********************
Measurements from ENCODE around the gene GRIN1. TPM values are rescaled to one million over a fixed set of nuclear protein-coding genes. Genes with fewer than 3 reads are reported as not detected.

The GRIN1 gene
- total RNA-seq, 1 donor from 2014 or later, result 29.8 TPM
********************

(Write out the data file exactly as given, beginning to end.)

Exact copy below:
Measurements from ENCODE around the gene GRIN1. TPM values are rescaled to one million over a fixed set of nuclear protein-coding genes. Genes with fewer than 3 reads are reported as not detected.

The GRIN1 gene
- total RNA-seq, 1 donor from 2014 or later, result 29.8 TPM